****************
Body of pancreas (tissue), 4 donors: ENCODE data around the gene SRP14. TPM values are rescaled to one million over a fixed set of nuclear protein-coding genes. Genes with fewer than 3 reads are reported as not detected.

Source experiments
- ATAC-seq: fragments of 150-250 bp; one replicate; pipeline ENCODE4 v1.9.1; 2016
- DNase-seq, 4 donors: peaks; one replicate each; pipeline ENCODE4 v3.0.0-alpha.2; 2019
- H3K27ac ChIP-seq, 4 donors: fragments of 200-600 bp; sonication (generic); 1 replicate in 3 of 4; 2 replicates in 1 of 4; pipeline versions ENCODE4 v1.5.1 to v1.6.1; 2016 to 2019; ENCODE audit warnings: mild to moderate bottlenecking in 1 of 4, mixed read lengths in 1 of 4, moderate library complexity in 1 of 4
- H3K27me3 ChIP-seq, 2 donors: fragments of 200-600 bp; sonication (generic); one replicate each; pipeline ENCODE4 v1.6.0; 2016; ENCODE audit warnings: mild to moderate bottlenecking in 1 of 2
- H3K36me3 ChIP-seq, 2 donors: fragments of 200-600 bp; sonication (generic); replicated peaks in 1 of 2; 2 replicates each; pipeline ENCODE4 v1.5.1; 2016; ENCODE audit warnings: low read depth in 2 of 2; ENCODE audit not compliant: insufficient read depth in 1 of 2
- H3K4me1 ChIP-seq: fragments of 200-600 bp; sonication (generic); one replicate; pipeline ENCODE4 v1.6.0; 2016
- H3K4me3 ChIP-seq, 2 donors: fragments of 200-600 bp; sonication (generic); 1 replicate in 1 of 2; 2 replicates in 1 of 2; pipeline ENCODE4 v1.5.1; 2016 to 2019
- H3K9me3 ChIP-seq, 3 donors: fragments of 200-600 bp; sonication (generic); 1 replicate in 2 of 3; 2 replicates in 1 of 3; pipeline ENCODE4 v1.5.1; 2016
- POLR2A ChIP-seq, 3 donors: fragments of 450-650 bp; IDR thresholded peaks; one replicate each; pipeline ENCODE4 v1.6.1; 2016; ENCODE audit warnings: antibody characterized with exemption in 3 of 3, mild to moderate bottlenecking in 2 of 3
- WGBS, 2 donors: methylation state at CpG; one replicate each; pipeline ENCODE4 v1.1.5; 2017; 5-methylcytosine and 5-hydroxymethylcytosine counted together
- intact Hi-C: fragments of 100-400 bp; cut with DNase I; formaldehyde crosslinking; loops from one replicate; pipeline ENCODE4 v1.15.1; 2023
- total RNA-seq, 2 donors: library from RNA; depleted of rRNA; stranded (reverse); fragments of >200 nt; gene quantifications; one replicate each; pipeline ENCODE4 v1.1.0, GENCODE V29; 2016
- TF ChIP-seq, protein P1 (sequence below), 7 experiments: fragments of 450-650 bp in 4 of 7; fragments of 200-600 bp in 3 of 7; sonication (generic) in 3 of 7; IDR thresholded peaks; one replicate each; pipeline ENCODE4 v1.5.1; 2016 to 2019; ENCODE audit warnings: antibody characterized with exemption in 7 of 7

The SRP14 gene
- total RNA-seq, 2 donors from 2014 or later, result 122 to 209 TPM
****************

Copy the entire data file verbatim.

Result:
Body of pancreas (tissue), 4 donors: ENCODE data around the gene SRP14. TPM values are rescaled to one million over a fixed set of nuclear protein-coding genes. Genes with fewer than 3 reads are reported as not detected.

Source experiments
- ATAC-seq: fragments of 150-250 bp; one replicate; pipeline ENCODE4 v1.9.1; 2016
- DNase-seq, 4 donors: peaks; one replicate each; pipeline ENCODE4 v3.0.0-alpha.2; 2019
- H3K27ac ChIP-seq, 4 donors: fragments of 200-600 bp; sonication (generic); 1 replicate in 3 of 4; 2 replicates in 1 of 4; pipeline versions ENCODE4 v1.5.1 to v1.6.1; 2016 to 2019; ENCODE audit warnings: mild to moderate bottlenecking in 1 of 4, mixed read lengths in 1 of 4, moderate library complexity in 1 of 4
- H3K27me3 ChIP-seq, 2 donors: fragments of 200-600 bp; sonication (generic); one replicate each; pipeline ENCODE4 v1.6.0; 2016; ENCODE audit warnings: mild to moderate bottlenecking in 1 of 2
- H3K36me3 ChIP-seq, 2 donors: fragments of 200-600 bp; sonication (generic); replicated peaks in 1 of 2; 2 replicates each; pipeline ENCODE4 v1.5.1; 2016; ENCODE audit warnings: low read depth in 2 of 2; ENCODE audit not compliant: insufficient read depth in 1 of 2
- H3K4me1 ChIP-seq: fragments of 200-600 bp; sonication (generic); one replicate; pipeline ENCODE4 v1.6.0; 2016
- H3K4me3 ChIP-seq, 2 donors: fragments of 200-600 bp; sonication (generic); 1 replicate in 1 of 2; 2 replicates in 1 of 2; pipeline ENCODE4 v1.5.1; 2016 to 2019
- H3K9me3 ChIP-seq, 3 donors: fragments of 200-600 bp; sonication (generic); 1 replicate in 2 of 3; 2 replicates in 1 of 3; pipeline ENCODE4 v1.5.1; 2016
- POLR2A ChIP-seq, 3 donors: fragments of 450-650 bp; IDR thresholded peaks; one replicate each; pipeline ENCODE4 v1.6.1; 2016; ENCODE audit warnings: antibody characterized with exemption in 3 of 3, mild to moderate bottlenecking in 2 of 3
- WGBS, 2 donors: methylation state at CpG; one replicate each; pipeline ENCODE4 v1.1.5; 2017; 5-methylcytosine and 5-hydroxymethylcytosine counted together
- intact Hi-C: fragments of 100-400 bp; cut with DNase I; formaldehyde crosslinking; loops from one replicate; pipeline ENCODE4 v1.15.1; 2023
- total RNA-seq, 2 donors: library from RNA; depleted of rRNA; stranded (reverse); fragments of >200 nt; gene quantifications; one replicate each; pipeline ENCODE4 v1.1.0, GENCODE V29; 2016
- TF ChIP-seq, protein P1 (sequence below), 7 experiments: fragments of 450-650 bp in 4 of 7; fragments of 200-600 bp in 3 of 7; sonication (generic) in 3 of 7; IDR thresholded peaks; one replicate each; pipeline ENCODE4 v1.5.1; 2016 to 2019; ENCODE audit warnings: antibody characterized with exemption in 7 of 7

The SRP14 gene
- total RNA-seq, 2 donors from 2014 or later, result 122 to 209 TPM